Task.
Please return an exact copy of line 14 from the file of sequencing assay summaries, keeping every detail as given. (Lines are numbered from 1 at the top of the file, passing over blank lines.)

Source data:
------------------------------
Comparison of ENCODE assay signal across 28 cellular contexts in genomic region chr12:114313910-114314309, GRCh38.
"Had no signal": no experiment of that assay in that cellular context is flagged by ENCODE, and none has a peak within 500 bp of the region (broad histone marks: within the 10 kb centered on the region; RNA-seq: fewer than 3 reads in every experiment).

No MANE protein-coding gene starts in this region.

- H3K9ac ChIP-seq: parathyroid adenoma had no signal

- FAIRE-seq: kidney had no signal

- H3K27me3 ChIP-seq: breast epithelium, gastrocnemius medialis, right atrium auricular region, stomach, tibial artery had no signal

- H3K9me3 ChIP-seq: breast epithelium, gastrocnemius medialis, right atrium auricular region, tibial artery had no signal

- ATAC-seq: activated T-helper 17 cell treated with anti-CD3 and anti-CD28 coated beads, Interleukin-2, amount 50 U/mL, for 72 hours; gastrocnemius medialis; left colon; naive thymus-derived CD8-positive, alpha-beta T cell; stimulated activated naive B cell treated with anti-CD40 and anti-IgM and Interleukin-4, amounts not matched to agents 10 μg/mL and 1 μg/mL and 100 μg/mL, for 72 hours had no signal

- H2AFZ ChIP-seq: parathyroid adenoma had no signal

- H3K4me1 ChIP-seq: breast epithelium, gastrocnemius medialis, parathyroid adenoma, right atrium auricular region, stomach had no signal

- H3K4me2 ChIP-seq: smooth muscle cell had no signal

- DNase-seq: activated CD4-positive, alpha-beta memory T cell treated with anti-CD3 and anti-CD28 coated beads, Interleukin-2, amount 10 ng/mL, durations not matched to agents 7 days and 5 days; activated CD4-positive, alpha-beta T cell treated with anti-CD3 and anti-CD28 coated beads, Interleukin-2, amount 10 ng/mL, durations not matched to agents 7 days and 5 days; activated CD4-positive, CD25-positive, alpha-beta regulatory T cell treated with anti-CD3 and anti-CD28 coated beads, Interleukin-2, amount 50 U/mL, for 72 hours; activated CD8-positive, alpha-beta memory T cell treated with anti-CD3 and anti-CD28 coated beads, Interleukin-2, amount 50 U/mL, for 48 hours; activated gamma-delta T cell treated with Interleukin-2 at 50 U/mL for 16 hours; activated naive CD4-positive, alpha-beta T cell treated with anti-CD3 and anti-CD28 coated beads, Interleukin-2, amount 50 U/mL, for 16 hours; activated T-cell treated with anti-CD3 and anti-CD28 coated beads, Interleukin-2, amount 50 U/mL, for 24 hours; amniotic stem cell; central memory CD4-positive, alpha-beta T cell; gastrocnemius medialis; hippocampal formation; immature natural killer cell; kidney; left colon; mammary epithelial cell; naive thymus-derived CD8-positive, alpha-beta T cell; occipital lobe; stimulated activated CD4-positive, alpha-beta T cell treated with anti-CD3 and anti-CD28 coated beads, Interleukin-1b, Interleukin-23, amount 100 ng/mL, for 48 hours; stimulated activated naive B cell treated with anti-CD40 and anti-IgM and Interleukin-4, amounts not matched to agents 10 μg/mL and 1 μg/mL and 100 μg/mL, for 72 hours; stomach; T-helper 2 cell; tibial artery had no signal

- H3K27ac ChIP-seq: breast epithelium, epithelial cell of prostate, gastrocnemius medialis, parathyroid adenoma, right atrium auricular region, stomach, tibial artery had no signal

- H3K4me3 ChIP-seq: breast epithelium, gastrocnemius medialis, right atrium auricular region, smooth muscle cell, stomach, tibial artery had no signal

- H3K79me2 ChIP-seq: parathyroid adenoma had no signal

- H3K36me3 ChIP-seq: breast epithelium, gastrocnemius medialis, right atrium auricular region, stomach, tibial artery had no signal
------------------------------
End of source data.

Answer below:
- H3K4me3 ChIP-seq: breast epithelium, gastrocnemius medialis, right atrium auricular region, smooth muscle cell, stomach, tibial artery had no signal